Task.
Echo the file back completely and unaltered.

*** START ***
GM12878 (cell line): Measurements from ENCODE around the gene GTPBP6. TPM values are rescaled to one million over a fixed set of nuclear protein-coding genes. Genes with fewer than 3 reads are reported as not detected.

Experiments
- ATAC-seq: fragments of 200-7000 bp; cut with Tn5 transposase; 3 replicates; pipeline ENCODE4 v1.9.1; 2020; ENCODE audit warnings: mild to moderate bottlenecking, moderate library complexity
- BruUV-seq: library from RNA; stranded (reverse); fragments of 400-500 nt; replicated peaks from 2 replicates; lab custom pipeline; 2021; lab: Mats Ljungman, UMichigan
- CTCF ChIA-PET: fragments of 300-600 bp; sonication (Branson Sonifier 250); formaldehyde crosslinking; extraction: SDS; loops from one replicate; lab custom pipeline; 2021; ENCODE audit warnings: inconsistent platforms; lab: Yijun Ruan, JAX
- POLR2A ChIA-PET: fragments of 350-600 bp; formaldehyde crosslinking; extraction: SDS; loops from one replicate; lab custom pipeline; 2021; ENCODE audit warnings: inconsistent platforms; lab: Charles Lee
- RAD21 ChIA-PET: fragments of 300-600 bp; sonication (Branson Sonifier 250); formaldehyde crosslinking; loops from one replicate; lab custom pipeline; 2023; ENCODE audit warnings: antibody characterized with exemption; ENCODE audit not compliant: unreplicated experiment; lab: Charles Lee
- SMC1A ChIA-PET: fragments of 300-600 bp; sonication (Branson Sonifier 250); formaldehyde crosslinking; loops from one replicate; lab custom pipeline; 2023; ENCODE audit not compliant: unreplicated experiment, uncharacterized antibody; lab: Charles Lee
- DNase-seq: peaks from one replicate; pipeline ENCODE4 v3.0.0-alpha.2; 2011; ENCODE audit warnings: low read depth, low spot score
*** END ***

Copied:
GM12878 (cell line): Measurements from ENCODE around the gene GTPBP6. TPM values are rescaled to one million over a fixed set of nuclear protein-coding genes. Genes with fewer than 3 reads are reported as not detected.

Experiments
- ATAC-seq: fragments of 200-7000 bp; cut with Tn5 transposase; 3 replicates; pipeline ENCODE4 v1.9.1; 2020; ENCODE audit warnings: mild to moderate bottlenecking, moderate library complexity
- BruUV-seq: library from RNA; stranded (reverse); fragments of 400-500 nt; replicated peaks from 2 replicates; lab custom pipeline; 2021; lab: Mats Ljungman, UMichigan
- CTCF ChIA-PET: fragments of 300-600 bp; sonication (Branson Sonifier 250); formaldehyde crosslinking; extraction: SDS; loops from one replicate; lab custom pipeline; 2021; ENCODE audit warnings: inconsistent platforms; lab: Yijun Ruan, JAX
- POLR2A ChIA-PET: fragments of 350-600 bp; formaldehyde crosslinking; extraction: SDS; loops from one replicate; lab custom pipeline; 2021; ENCODE audit warnings: inconsistent platforms; lab: Charles Lee
- RAD21 ChIA-PET: fragments of 300-600 bp; sonication (Branson Sonifier 250); formaldehyde crosslinking; loops from one replicate; lab custom pipeline; 2023; ENCODE audit warnings: antibody characterized with exemption; ENCODE audit not compliant: unreplicated experiment; lab: Charles Lee
- SMC1A ChIA-PET: fragments of 300-600 bp; sonication (Branson Sonifier 250); formaldehyde crosslinking; loops from one replicate; lab custom pipeline; 2023; ENCODE audit not compliant: unreplicated experiment, uncharacterized antibody; lab: Charles Lee
- DNase-seq: peaks from one replicate; pipeline ENCODE4 v3.0.0-alpha.2; 2011; ENCODE audit warnings: low read depth, low spot score